The Columbus Museum’s new exhibit celebrates the life and work of author Carson McCullers.
McCullers, a Columbus native, was an author whose unique literary style made her famous in the Southern Gothic tradition. The exhibit is part of a citywide celebration honoring the centennial anniversary of her birth.
Rebecca Bush, curator of history/exhibitions manager for the Columbus Museum, isn’t a stranger to McCullers’ work.
“When I moved here, a couple of people recommended that I read Carson McCullers’ novels and short stories to get a fuller sense of Columbus,” she said, “and it was one of the best suggestions I received.”
Columbus destinations are featured in the exhibit as McCullers pulled settings from her hometown into her fictional stories. Bush indicated that the exhibit will show how McCullers drew inspiration from Columbus and the people she knew.
“Carson’s writing creates such a vivid portrait of the physical and social geography of early 20th century Columbus, I could easily picture both the real-life city streets and the fictional stories taking place on them,” she said. “Public appreciation of McCullers’ work has ebbed and flowed in recent years, and it’s a pleasure to shine a well-deserved spotlight on this fascinating local character.”
Bush said she is most excited to see some new artifacts in the exhibit and to introduce a few items that will remain as a part of the museum’s permanent collection.
“It’s a special treat to see rare photographs from Carson’s childhood, including faces and places that I think Columbus residents will enjoy,” she said. “As part of the museum’s renewed commitment to spotlighting this extraordinary local literary figure, we have acquired four photographs of McCullers for our permanent collection, allowing us to continue sharing her story with visitors after the close of ‘The We of Me.’”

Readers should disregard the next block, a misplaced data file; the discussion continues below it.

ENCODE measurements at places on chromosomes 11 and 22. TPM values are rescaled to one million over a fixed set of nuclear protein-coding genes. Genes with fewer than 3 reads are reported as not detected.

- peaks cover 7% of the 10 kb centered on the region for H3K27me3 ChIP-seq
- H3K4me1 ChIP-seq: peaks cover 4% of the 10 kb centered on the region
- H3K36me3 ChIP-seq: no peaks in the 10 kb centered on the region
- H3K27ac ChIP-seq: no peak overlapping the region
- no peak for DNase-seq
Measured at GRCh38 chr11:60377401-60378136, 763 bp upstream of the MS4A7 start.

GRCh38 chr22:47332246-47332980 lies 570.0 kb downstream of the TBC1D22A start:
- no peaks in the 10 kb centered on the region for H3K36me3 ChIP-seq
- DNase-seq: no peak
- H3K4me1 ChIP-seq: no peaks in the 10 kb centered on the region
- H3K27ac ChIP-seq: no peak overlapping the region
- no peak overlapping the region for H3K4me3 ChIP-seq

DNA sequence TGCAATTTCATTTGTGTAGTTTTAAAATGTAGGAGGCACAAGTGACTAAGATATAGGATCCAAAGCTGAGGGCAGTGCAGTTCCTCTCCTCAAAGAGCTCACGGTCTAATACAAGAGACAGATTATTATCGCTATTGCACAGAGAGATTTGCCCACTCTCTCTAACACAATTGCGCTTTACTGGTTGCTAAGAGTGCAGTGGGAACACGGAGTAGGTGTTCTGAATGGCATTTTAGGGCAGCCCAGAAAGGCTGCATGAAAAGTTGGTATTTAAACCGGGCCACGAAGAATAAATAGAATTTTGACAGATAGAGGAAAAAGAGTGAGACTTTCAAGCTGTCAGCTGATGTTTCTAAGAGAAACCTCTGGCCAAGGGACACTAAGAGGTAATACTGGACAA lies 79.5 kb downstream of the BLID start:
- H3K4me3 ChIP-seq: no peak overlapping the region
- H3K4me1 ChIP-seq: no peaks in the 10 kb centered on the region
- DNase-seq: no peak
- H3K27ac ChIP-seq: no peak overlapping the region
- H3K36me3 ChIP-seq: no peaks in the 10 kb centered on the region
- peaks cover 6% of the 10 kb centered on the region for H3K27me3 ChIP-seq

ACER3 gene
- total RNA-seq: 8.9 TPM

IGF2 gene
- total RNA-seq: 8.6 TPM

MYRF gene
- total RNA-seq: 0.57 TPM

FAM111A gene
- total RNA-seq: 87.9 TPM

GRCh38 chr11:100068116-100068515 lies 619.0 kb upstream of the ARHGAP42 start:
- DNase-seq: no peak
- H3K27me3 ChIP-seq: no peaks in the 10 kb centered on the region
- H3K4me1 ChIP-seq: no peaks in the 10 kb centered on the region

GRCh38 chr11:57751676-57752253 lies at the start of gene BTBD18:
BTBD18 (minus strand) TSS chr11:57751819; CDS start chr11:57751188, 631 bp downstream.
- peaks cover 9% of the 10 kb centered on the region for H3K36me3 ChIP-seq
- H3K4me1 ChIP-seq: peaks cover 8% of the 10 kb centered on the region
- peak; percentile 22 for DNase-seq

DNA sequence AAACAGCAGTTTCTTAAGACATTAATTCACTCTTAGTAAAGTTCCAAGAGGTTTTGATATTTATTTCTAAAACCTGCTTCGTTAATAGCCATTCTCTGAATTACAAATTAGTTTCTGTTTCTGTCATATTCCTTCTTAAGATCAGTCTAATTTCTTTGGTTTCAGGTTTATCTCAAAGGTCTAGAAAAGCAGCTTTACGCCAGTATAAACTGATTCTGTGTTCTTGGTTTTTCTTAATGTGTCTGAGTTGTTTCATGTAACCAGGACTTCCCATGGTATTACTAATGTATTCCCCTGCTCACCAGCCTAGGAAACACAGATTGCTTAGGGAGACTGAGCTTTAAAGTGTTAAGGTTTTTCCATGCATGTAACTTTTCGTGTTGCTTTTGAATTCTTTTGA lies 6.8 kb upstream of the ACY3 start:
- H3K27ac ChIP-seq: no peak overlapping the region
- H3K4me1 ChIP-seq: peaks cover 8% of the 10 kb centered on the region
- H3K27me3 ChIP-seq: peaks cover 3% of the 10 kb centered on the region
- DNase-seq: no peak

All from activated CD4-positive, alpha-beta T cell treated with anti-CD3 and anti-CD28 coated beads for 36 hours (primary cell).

The museum has a partnership with the Carson McCullers Center for this exhibit as well as some of the programming surrounding it. Nick Norwood, director of the Carson McCullers Center for Writers and Musicians, will be the featured speaker at a Lunch & Lecture on Feb. 7 where he will speak of McCullers’ complicated relationship with Columbus.
“The relationship between Carson McCullers and her hometown is ‘complicated’ because, even though she made the town famous to readers, theatre and movie-goers worldwide, many people in her hometown didn’t feel it was for the right reasons,” he said. “McCullers’s book depicts many admirable qualities of the south-southerners’ hospitality, for instance-but she also addresses issues like racism, poverty and loneliness.”
Although he recognizes how these opinions could have been construed, Norwood sees through these supposedly negative themes within McCullers’ work.
“I think a lot of people in Columbus may have felt McCullers’ books represented an airing of her grievances with her hometown, but readers who admire her work more likely see her drawing on her experiences growing up in Columbus to develop universal themes about love, compassion, the human need to belong and to connect with other people,” he said.
Overall, “The We of Me” exhibit promises to bring McCullers’ work back into the limelight in her hometown through a vast array of collaboration between numerous organizations. Bush is thrilled to have been a part of such a wonderful joint effort to present the exhibit.
“The Carson McCullers Center has generously loaned artifacts and also assisted in research,” she said. “As coordinator of the citywide Carson at 100 events, Nick Norwood has been instrumental in connecting and supporting these events, including those at the museum. I also co-curated this exhibit with two interns, Valerie Parker and Robin Price, and it’s a joy to see our collaborative work reflected in this exhibition.”
If you go
What: “The We of Me: The Chosen Families of Carson McCullers”
When: Through May 21
Where: Yarbrough Gallery, Columbus Museum, 1251 Wynnton Road.